Starting from the town on Alavanou Street, follow the signs towards Pyrgos. At 4 kilometers (2.5 miles) in, take a brief detour to visit Ktikados, a stunning Tinian village known for its remarkable architecture and panoramic views of the sea and Kionia. Admire the quaint, cobbled alleys, arched houses with marble skylights, and fountains, as well as the Catholic Church of the Holy Cross and the Orthodox Church of Hypapanti or Megalomata. Just a kilometer away is Hatzirados, a smaller village that shares the same enchanting atmosphere.
Return to the main road and continue to Campos, where you’ll find the Russian Orthodox Church of Saint Catherine, dating back to 1771. Stop at Tarabados to explore the old pigeon houses adorned with intricate stone carvings. Another must-see Tinian village is Kardiani, which is beautifully built on the slopes of Mount Pateles and surrounded by lush greenery, offering stunning views of the sea.
As you stroll through Kardiani, you’ll come across marvelous houses, marble fountains, vaulted arcades, and several Catholic and Orthodox churches. If you linger in Kardiani until the evening, you can enjoy one of the most breathtaking sunsets while sitting with locals in the central square, featuring a distinctive fountain with sculpted frogs.
Next, make a stop at Ysternia, an traditional Cycladic village famous for its marble sculptors. Boasting masterful architecture and an abundance of marble, Ysternia is truly captivating. Visit the Byzantine-style Church of Agia Paraskevi, which offers a magnificent view of the sea and Ysternia Bay from its marble courtyard. The bay is also a haven for food lovers, as it hosts the renowned Thalassaki restaurant.
Continuing along the main road, pass by the old windmills of Ysternia and head towards Exo Meria, with Pyrgos as your final destination. Although it may be crowded, don’t miss the opportunity to relax in Pyrgos’ famous square, complete with a marble fountain, cafes, and restaurants, all huddled under the shade of a colossal plane tree.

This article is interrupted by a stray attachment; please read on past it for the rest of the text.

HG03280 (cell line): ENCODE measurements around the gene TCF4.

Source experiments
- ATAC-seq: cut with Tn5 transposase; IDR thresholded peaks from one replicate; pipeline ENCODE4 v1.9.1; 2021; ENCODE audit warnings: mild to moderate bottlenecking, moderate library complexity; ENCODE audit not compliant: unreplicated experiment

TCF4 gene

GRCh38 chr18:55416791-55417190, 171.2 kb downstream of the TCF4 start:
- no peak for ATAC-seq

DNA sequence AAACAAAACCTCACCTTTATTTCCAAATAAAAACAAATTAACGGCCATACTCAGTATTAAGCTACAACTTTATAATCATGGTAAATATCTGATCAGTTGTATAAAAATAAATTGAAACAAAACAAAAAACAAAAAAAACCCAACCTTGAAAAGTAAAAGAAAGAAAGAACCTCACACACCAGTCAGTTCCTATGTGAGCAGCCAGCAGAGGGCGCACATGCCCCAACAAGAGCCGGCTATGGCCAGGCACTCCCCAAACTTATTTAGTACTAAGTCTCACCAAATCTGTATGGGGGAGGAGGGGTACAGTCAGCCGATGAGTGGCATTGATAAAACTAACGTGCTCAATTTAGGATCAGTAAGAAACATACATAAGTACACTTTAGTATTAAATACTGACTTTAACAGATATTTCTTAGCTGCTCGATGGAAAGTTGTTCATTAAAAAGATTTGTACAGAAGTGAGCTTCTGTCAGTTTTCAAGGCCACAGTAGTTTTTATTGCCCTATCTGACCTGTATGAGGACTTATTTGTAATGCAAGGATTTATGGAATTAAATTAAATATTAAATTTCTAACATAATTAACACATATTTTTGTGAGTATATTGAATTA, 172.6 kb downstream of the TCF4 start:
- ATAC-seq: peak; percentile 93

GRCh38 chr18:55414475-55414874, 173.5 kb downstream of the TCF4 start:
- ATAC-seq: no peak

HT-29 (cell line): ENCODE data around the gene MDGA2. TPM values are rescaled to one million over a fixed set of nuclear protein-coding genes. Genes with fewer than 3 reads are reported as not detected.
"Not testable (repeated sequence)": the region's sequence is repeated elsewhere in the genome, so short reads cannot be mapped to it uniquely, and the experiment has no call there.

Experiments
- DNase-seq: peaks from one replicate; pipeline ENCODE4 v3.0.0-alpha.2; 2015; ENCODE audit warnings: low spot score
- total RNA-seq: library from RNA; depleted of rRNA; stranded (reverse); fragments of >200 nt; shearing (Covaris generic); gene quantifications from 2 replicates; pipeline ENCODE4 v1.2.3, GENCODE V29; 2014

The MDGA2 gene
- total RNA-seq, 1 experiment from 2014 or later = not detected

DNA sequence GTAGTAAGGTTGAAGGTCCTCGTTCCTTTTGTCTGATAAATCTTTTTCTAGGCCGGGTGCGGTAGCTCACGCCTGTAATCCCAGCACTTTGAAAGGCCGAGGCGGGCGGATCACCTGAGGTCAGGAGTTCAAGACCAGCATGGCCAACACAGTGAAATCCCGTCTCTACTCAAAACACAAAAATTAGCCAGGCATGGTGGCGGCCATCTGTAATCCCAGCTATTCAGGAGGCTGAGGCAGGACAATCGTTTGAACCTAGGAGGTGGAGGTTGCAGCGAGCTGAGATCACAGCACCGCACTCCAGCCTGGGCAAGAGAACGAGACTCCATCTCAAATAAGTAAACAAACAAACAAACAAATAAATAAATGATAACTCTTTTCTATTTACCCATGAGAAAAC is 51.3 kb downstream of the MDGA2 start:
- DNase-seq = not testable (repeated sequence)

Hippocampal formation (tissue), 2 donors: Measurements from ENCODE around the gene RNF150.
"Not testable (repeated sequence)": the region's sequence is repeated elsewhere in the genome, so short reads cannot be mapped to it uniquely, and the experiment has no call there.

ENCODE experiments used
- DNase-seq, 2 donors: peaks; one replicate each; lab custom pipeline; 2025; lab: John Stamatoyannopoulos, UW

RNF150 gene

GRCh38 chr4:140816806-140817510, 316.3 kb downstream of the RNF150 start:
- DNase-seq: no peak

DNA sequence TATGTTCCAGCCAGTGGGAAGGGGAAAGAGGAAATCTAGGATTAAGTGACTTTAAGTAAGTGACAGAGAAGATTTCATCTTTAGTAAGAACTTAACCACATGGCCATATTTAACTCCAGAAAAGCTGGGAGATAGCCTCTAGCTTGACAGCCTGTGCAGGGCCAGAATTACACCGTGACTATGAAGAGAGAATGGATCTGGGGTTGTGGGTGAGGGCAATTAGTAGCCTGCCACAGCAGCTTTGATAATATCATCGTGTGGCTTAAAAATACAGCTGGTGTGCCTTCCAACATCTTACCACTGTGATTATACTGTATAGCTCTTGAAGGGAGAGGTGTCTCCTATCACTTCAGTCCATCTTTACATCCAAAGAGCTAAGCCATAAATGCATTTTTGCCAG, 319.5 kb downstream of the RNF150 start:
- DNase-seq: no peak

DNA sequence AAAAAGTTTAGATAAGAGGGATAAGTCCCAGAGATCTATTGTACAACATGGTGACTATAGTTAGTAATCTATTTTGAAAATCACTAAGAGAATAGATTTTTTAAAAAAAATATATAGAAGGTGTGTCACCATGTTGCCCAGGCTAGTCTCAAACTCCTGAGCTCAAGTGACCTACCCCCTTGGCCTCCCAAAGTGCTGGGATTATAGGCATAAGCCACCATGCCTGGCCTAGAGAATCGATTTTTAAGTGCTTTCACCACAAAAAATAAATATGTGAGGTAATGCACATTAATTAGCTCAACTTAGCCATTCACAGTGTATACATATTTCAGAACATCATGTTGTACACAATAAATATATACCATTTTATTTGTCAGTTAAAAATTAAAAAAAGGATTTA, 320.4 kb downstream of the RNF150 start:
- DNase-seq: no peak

Pyrgos, the largest settlement in Tinos after the main town, stands as a prime example of Cycladic architecture and serves as an open-air museum of folk art. Stroll through its narrow alleys and visit the churches of Agios Nikolaos and Agios Dimitrios. Each neighborhood features houses with flower-filled courtyards, with idiosyncratic architectural elements, such as lintels, window frames, and relief decorations, all intricately crafted from marble, as are the skillfully designed village fountains. Don’t miss the exceptional Pyrgos Marble Craft Museum, the Tinos Artists Museum, and the nearby house of Giannoulis Halepas, a historic monument.
Situated 3.5 kilometers from Pyrgos, Panormos is small port of Tinos. The scene encapsulates the island’s essence: moored fishing boats, seaside taverns, cafes, restaurants, traditional Cycladic houses, and an array of rental accommodations. The landscape’s uniqueness is further enhanced by the islet of Planitis, featuring a lighthouse first illuminated in 1886, marking the distinctive northern port of Tinos.
Our gratitude goes to priest Markos Foskolos, General Vicar of the Catholic Archdiocese of Naxos-Tinos-Andros-Mykonos, for providing valuable information.
The customs mentioned are sourced from the book “Once Upon a Time in Tinos – Palimpsest Folklore” by folklorist and ethnologist Alekos Florakis.